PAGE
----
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Plastics increase disease risks for corals

The paper: Lamb, J. B., Willis, B. L., Fiorenza, E. A., Couch, C. S., Howard, R., Rader, D. N., True, J.D., Kelly, L. A., Ahmad, A., Jompa, J., and Harvell, C.D. (2018). Plastic waste associated with disease on coral reefs. Science, 359: 26–29.

Figure 1: A plastic bag ensnared on a coral colony – image from NOAA

In case you’ve missed it, coral reefs are in trouble. These beautiful and important ecosystems have been battling ocean acidification, rising temperatures, and pollution. These stressful conditions have led to mass bleaching events, spikes in diseases, and devastating losses to coral populations worldwide. This is not just a problem for tourists who want to dive into pristine environments; the services we receive from coral reef ecosystems, including fisheries and coastal protection from storms, have been valued at $375 billion USD. Now corals appear to have a new problem: plastics (Figure 1).

It should also come as no surprise that plastic is polluting our oceans. Plastics are known to entangle many animals, limiting their growth and movement and sometimes causing death. They are also a problem for the birds, whales, turtles, plankton, and other animals that end up consuming the floating debris. Even worse, plastics have also been shown to absorb toxins and house pathogenic bacteria – yikes! Corals have been observed ingesting small pieces of plastic in the past. Now, it appears that those hitchhiking, pathogenic bacteria are riding their way to reefs and spelling disaster for corals and the other animals that rely on them.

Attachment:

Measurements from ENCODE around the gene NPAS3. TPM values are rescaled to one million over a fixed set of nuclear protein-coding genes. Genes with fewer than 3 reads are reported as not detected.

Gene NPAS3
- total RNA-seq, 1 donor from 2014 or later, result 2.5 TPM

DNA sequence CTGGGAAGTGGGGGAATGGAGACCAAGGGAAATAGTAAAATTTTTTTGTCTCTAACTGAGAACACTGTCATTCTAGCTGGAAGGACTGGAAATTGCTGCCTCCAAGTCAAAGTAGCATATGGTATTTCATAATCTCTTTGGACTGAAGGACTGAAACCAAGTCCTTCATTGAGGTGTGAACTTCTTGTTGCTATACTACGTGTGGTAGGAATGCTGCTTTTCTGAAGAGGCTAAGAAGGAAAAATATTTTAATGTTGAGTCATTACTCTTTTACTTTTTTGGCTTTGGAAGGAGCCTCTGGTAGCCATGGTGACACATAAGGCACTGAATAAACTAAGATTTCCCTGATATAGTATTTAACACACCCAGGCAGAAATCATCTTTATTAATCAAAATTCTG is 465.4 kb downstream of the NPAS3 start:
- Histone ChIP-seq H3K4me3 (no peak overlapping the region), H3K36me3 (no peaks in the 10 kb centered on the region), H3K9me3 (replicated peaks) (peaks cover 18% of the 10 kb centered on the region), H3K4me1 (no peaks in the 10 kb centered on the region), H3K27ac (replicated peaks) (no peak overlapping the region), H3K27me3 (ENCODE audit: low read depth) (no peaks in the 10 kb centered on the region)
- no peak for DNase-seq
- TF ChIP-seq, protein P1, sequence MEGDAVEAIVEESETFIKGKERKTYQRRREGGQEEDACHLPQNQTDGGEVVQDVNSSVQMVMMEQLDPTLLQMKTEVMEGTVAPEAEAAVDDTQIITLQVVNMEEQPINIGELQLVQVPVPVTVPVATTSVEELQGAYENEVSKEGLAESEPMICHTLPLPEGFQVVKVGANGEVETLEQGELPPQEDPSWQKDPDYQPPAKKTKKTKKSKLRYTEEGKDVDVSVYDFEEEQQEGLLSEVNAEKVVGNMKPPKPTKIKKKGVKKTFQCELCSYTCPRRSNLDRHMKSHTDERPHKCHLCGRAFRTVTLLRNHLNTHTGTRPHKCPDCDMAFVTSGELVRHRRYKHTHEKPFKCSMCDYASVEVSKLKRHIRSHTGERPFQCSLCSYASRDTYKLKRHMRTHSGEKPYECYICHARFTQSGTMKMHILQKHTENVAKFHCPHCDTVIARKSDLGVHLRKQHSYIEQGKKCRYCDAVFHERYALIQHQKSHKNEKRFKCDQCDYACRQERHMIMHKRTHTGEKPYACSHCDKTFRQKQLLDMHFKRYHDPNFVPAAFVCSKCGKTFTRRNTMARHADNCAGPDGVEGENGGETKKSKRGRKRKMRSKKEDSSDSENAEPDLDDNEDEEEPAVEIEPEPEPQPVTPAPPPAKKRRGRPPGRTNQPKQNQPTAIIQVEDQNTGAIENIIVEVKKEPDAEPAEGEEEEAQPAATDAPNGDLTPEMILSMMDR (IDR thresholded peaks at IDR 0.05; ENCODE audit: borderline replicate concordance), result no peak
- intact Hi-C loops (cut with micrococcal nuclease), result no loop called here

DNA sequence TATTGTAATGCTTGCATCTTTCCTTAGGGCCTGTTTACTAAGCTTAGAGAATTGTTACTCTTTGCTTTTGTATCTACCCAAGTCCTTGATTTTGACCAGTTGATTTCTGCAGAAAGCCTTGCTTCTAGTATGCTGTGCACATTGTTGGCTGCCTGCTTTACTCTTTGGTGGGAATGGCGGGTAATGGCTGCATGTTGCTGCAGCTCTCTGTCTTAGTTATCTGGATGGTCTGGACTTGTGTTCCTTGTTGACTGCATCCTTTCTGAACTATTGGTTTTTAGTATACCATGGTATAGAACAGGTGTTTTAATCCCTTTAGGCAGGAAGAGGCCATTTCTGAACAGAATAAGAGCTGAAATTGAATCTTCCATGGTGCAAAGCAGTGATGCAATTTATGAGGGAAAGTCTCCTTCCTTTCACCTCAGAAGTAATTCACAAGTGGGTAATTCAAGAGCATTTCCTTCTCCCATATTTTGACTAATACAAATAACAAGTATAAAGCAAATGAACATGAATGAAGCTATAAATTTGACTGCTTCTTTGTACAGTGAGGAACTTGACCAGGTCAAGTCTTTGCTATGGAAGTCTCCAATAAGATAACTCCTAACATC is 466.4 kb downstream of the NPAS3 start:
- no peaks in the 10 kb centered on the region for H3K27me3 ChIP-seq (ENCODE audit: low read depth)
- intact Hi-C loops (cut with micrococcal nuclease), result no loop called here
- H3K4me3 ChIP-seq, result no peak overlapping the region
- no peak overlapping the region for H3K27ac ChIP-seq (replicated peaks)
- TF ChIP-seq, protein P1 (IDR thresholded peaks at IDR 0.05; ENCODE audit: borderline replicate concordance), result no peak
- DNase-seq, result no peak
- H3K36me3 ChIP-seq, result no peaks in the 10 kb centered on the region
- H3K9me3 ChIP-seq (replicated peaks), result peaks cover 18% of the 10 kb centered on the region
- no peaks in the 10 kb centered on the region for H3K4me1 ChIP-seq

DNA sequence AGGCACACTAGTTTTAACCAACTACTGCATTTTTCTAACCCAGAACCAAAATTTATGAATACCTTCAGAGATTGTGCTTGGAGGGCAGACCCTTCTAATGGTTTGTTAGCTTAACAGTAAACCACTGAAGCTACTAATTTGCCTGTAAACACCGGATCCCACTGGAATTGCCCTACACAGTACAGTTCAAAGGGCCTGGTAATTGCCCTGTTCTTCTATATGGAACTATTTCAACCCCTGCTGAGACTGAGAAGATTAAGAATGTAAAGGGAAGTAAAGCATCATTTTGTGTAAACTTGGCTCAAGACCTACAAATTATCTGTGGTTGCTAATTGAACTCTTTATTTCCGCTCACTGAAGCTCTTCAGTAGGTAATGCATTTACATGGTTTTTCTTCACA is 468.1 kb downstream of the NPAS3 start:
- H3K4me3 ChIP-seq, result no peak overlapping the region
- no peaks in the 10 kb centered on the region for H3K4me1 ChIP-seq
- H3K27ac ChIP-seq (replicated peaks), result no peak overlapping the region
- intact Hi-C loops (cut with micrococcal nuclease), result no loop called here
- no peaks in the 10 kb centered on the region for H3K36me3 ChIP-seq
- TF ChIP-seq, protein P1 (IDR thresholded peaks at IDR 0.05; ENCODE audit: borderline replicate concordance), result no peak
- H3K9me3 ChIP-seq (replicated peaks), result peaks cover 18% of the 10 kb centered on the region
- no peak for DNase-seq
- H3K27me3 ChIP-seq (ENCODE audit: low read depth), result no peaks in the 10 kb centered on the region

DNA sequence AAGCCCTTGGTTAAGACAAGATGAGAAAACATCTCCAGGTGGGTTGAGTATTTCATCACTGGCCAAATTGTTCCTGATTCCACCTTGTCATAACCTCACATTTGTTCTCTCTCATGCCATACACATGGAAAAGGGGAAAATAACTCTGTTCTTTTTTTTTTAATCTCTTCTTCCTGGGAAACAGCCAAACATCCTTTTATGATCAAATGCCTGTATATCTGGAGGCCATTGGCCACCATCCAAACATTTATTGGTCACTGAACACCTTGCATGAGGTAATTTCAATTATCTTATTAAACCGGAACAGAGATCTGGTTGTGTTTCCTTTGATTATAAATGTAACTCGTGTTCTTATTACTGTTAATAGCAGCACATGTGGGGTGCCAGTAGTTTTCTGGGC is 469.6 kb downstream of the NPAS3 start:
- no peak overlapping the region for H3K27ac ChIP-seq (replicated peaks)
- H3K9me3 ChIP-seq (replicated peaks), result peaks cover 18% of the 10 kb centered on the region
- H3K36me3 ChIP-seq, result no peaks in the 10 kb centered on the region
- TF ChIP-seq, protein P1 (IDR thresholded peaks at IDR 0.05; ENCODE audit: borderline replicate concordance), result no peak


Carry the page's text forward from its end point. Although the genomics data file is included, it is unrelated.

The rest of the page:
Researchers wanted to determine just how large of an issue plastic pollution is for corals. Between 2011 and 2014 they surveyed a total of 159 different coral reefs throughout Asia-Pacific (Figure 2). (Note: this research was conducted before the mass bleaching events of 2015). At each reef, the scientists laid down a 10 – 20 m length of tape measure( called transects). They then identified coral colonies along their transects (only for colonies larger than 5 mm), classified the health of the coral colony (healthy or affected by one of six major diseases), and noted when plastic debris was found on coral colonies (either entangling or directly in contact with the coral tissue – Figure 1).

Figure 2: The areas studied in Asia-Pacific is shown in the map (A). Individual countries and reef sites studied are shown in smaller red boxes in B. Maps in B and C are color coded to show the amount of plastic found on coral reefs in 2010 (B) and estimated to be found by 2050 (C). Darker blues indicate higher amounts of plastic debris. From Lamb et al., 2018